(RADIO.COM) – After a successful 2012, Madonna has progressed from being just your average millionaire to the first female billionaire of pop music.

But the addition of the Material Girl into the billionaire (mostly) boys club is more than just a culmination of one good year. It’s the result of a cleverly strategized career that has spanned three decades, 12 albums and more than a handful of business ventures that allowed Madonna to take her career — and more importantly, her money — into her own hands.

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Calling 2012 a good year for Madonna is clearly an understatement. The singer was the top-earning pop star thanks to her record-breaking MDNA world tour, which made over $300 million dollars in ticket sales, according to Pollstar. Not to mention, as the The New York Post reported, she made $75 million in merch sales over the course of the 88 shows and pulled in another $10 million in TV rights and DVD sales.

Madonna doesn’t just rely on her music to bring in money, though. Last year she raked in an estimated $10 million for her Material Girl clothing line and shoe line. She also earned $60 million from sales of her debut perfume, Truth or Dare, exclusive to Macy’s, a store that your average Madonna fan can afford to shop at.

The icon also makes good business choices. She teamed up with Smirnoff Vodka and made $10 million dollars. And even though no exact numbers have been released, it’s been reported that her investments in Vita Coco coconut water and gym chain Hard Candy have earned her a good chunk of change.

Throughout her career, Madonna has also taken chances to ensure she made a pretty penny off of her music, even when the industry was dying a slow death. In 2007, she signed a $120 million agreement with concert promoters Live Nation that would allow her to receive cashand stock in exchange for allowing them distribute three studio albums, promote her concerts, sell merchandise and license her name. Jay-Z struck up a similar deal with the company in 2008, which relies on a new business model that takes the focus away from making money on music sales alone.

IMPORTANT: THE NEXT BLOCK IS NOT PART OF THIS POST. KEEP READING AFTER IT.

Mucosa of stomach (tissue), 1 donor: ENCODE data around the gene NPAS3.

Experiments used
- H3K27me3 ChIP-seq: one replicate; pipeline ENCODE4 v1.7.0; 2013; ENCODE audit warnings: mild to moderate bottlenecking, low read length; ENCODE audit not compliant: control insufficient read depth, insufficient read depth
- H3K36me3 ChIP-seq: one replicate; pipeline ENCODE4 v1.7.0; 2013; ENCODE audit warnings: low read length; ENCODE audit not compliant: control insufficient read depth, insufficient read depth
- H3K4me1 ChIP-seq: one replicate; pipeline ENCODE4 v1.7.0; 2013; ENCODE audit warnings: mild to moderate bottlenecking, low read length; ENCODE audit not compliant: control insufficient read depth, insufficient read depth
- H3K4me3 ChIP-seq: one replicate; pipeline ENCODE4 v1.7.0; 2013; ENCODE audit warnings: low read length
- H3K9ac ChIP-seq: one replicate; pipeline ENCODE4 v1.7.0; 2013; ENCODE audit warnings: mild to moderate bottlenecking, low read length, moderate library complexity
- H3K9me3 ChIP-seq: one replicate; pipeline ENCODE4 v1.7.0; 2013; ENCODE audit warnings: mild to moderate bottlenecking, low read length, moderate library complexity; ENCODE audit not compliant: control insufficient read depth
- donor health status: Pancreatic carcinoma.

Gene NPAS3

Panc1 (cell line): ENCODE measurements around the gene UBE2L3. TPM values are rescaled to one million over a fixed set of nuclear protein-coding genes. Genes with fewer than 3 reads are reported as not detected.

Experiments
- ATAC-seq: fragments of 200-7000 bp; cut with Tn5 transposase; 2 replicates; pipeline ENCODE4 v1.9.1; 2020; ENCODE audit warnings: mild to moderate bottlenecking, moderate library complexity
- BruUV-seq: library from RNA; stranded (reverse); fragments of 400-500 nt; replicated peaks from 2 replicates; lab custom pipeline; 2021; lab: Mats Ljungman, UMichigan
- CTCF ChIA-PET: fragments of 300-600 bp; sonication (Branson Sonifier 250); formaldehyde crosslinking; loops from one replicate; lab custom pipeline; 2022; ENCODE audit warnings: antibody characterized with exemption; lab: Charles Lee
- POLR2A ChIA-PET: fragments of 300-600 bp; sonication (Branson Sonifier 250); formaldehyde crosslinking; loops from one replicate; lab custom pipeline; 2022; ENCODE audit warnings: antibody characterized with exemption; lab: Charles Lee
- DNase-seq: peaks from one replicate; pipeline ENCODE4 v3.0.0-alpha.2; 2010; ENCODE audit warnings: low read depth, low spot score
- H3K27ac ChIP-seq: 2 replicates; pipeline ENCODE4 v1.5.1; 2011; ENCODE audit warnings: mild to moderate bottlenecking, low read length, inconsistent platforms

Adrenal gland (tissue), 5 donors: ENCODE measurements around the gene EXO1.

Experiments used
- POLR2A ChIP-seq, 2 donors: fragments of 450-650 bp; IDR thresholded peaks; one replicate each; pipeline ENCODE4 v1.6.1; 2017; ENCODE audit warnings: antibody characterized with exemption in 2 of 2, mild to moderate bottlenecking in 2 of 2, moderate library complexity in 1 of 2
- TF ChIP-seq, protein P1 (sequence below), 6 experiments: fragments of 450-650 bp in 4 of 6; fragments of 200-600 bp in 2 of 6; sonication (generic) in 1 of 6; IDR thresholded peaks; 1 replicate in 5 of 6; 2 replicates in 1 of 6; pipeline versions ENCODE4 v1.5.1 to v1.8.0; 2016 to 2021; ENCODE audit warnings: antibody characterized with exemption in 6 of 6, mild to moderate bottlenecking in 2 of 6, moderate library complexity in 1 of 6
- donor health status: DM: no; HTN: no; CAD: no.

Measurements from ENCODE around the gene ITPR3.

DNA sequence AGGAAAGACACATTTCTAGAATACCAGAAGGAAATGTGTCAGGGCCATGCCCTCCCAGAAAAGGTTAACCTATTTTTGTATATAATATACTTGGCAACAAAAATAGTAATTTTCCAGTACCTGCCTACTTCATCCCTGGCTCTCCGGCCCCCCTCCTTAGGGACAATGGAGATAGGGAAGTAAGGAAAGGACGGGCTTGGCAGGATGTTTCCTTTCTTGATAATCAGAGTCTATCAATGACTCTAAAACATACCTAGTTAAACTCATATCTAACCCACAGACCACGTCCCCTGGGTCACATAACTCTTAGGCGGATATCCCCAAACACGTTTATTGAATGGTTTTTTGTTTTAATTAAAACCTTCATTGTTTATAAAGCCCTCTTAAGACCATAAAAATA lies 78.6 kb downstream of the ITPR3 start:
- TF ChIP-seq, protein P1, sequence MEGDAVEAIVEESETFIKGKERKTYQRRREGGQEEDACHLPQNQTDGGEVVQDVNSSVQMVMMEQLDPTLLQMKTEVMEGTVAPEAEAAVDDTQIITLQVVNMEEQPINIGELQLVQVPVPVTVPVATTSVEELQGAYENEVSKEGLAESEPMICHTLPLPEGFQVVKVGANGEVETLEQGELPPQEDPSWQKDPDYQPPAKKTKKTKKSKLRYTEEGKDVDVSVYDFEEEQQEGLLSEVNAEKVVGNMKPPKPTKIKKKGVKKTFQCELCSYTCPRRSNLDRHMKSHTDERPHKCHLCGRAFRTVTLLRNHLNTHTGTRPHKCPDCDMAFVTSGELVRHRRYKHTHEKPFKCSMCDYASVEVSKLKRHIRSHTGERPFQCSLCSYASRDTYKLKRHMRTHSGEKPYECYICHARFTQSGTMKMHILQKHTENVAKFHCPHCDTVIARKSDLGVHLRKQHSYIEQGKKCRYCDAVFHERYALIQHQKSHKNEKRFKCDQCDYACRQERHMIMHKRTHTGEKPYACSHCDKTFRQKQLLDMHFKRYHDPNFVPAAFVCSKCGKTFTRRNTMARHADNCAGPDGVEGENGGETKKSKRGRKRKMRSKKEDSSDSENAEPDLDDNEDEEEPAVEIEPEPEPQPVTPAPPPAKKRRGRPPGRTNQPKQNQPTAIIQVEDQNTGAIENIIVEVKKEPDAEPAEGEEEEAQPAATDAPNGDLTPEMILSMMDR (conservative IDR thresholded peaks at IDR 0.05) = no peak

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“Normally, the record company has a lot of leverage,” entertainment attorney Dina LaPolt told Forbes. “But in the case of the 360-degree deals with Live Nation and Jay-Z and Madonna and all them, those artists had significant amounts of leverage and significant bargaining power because they were so successful … they were able to extract millions and millions of dollars.”

But when Madonna’s 2008 album Hard Candy didn’t sell as well as she hoped, she signed a three-album deal with Interscope for $1 million per album starting with 2012’s MDNA. She was then being paid by both Interscope and Live Nation to make music. Not a bad deal.

Madonna rose to fame in the ’80s and topped the charts for most of the ’90s, but her ability to change with the times is the reason she can still fill stadiums in the new millennium. She’s become a brand of her own, becoming a multi-hyphenate artist who proves female pop stars don’t have an expiration date. It’s not a surprise that Madonna would still be marching along to the beat of her own drum, but it is surprising how much money she still makes doing it.

Sure, Paul McCartney became the first billionaire pop star in 2008, but he’s been writing hits for 50 years. Madonna had to pave her own way, there were no other female stars of her stature. She is now the business model for younger artists like Beyoncé and Lady Gaga, who are building mini-empires and becoming ambassadors and creative directors of brands like Pepsi and Polaroid. Even Taylor Swiftand Justin Timberlake, who each have broken records with their album sales, have relied more on clever business tie-ins to sell music than the music itself.

But Madonna being Madonna, is showing no signs of slowing down. She told WWD last year that she plans to release another fragrance this year, along with her own lingerie line under the Truth or Dare name, not to mention that she still has two more albums left in her contract with Interscope. Now 54, she’ll be earning well past the standard retirement age.

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